If the events of July’s Semicon West show are any indication, now is the time to be in the solar-cell business. One of the few hot spots of activity at Semicon was the InterSolar part of the exhibition, where show floor traffic was sometimes shoulder-to-shoulder.

Among the solar-themed equipment was a conveyor adapted by Bosch Rexroth, Farmington Hills, Mich., to move solar modules through an assembly process. The modules ride on belts powered by gearmotors operated from variable-speed drives. Capacitive prox sensors detect when modules near the end of the run, and a pneumatic machine raises or lowers modules when they need to turn corners or exit onto a different conveyor. The belts are specially made to ensure they shed as few particulates as possible. The whole apparatus is a modification of a conveyor designed to handle flat-panel displays.

Also new from Rexroth were eLINE Compact Modules, preassembled linear systems for handling small items and packaging operations with loads up to 60 kg. Target applications are those where cost is a big consideration and where users would otherwise be tempted to just throw something together themselves. Features include easy programming and start-up, a stepper motor with positioning control, factory pre-lubrication, and a configurable online 3D CAD generator. Modules are available as ball screw-driven (eCKK) or belt-driven (eCKR) versions, in profile sizes of 90 and 110 mm. They use two aluminum ball/rail hybrid guideways with hardened-steel inserts.

The modules typically get handled with air grippers. SMC Corp. of America had a variety of noncontact lifting devices that use what it calls cyclone flow to create suction for lifting modules. A layer of air escaping around the edge of the lifting pad prevents equipment from touching the module.

The moving cables that attach to such equipment need special qualities: low particulation and long flex life are just two. Several firms have offerings in this area.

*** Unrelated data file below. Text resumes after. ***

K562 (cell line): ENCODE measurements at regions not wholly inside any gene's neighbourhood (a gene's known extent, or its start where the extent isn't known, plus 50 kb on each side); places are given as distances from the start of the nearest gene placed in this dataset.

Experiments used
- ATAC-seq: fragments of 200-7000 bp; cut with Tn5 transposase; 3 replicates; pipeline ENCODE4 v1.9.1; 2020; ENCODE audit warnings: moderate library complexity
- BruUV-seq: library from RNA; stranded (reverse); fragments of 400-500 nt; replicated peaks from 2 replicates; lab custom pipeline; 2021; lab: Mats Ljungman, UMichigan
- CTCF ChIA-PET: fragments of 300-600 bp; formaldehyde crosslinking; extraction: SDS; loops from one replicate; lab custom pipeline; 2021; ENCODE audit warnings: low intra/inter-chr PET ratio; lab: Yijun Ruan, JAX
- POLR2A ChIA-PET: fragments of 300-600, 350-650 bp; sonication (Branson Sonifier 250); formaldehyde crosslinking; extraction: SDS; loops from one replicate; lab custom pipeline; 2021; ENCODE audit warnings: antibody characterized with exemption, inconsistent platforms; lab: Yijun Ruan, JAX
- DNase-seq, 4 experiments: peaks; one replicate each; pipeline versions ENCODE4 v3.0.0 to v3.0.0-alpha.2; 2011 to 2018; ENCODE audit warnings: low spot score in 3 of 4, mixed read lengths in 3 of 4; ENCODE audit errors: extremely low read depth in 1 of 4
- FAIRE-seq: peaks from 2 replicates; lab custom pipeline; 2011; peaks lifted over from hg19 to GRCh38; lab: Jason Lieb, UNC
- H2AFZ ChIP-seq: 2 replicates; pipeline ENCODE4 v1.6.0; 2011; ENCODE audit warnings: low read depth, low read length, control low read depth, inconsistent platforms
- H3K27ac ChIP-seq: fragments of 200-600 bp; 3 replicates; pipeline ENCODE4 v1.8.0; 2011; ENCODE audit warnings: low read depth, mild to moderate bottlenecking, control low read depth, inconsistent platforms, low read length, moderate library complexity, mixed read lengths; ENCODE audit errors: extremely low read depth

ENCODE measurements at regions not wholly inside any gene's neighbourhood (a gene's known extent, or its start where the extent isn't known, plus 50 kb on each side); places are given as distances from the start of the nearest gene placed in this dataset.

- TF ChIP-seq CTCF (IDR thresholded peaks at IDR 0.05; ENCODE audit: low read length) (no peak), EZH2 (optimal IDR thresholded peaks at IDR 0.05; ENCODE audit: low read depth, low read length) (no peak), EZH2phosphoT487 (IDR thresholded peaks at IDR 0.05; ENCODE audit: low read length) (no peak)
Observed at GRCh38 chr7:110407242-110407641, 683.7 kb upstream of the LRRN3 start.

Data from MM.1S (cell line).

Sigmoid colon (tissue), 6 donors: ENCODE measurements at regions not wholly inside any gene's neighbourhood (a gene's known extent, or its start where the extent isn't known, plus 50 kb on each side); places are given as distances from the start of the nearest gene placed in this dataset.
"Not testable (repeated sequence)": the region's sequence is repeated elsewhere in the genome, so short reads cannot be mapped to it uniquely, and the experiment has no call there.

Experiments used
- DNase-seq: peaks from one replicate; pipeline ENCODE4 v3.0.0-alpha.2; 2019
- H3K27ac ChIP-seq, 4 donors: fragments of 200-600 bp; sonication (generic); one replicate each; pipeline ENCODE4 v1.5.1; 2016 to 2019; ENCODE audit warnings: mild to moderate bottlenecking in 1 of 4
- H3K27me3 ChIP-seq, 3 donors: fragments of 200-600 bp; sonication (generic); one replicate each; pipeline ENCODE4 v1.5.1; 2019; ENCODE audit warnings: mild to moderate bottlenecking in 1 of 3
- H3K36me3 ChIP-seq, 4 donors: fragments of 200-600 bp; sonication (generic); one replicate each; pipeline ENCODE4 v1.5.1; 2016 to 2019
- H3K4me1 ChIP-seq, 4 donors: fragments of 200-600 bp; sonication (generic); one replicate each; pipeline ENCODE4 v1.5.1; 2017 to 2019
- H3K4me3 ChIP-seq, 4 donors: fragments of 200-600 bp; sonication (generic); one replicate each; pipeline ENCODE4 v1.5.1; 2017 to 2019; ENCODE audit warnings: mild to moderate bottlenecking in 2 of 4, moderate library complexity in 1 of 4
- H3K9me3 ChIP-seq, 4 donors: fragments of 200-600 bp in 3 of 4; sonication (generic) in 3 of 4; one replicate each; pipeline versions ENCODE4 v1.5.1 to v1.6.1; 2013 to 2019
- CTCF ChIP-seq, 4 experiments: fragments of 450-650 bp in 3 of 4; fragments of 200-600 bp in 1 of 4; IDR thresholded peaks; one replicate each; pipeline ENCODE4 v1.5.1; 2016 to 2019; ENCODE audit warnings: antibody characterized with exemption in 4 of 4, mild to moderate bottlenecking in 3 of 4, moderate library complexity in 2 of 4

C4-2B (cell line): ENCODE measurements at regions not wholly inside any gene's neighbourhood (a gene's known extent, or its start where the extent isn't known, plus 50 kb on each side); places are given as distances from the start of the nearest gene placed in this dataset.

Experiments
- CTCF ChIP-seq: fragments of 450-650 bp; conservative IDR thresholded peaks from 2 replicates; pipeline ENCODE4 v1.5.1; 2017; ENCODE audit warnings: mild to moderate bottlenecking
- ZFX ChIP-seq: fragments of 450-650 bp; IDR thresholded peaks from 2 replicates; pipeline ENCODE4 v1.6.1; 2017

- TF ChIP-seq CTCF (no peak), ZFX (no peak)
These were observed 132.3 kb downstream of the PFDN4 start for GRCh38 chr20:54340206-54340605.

W. L. Gore & Associates, Newark, Del., uses a PTFE jacket that lends itself to high-flex, low-outgassing cables that slide smoothly without generating particles. The company has boosted manufacturing capacity and can now make flat cables up to 300-mm wide so that one self-supporting cable can replace several discrete wire runs for stroke lengths of 500 mm or less.

Similarly, high-flex silicone cables from Cicoil, Valencia, Calif., now have what’s called a StripMount option. Here wire conductors or air lines are encased in an extruded silicone jacket along with a fiberglass-reinforced flexible ribbon. The ribbon provides an area through which users can screw in fasteners or punch holes so the flexible cable can attach to, say, a housing or panel. The idea is to eliminate the need for cable conduit or cable ties as attachment points. The fiberglass-reinforced strip molded into the silicone has 250 lb of holding force.

Pneumatics supplier Festo, Hauppauge, N.Y., gave show-goers a heads-up on saving energy with judicious monitoring of air supplies. Festo engineers have noticed that many manufacturers have a lackadaisical attitude about the air lines that run through their plant. At one plant they checked, engineers found the air supply contained rust, oil, dust, and water. Moreover, the whole plant hissed — there were air leaks everywhere. An energy audit in such cases can save thousands of dollars, says Festo. One customer cut its electricity bill by 55% after fixing problems the audit identified. Further economies are available through use of software that monitors machine operation, showing pressures and flow rates, to make sure actuators are properly sized for best efficiency, and through use of ultralow-leakage products which lose under 2 liters of air per hour.

Enfield Technologies, Trumbull, Conn., demonstrated additions to its LS-System line of pneumatic valves and electronics that provide high-resolution pressure control. Enfield’s demonstration replicated a semiconductor application with precise control of pressure in a 330-cc chamber. The command profile changed rapidly and was nonlinear, bringing the system from vacuum through 125 psi of an inert gas over a 5-sec period, with accuracies of 0.014% of full scale during all changes. The final set point was accurate within 0.0036% of full scale.

It’s tough to get quick, precise control in such a small chamber, Enfield says. Standard electronic pressure regulators — and even high-performance versions — can’t faithfully follow the changing command and settle within the target range. The Enfield equipment smoothly tracked the rapidly rising wave pattern. The end user in this demonstration selected a specialized pressure sensor and used an Enfield LS-C41 closed-loop controller, valve driver, and LS-V05c high-speed proportional valve.

The LS-C41 is an analog controller implementing real-time PID control. It also has deadband elimination features to boost system accuracy and cut hysteresis. The LS-V05c valve is also analog, meaning it can hold partially open to provide variable flow control rather than pulsing. Only marginal moves are needed to change the flow rate. For example, if the valve must open or close just 5% to adjust flow, the marginal bandwidth is nearly 8 kHz. This minimizes excessive full-stroke shuttling. The valve is rated at up to 150 psi and internally pressure balanced so it can source different pressures with little effect on performance.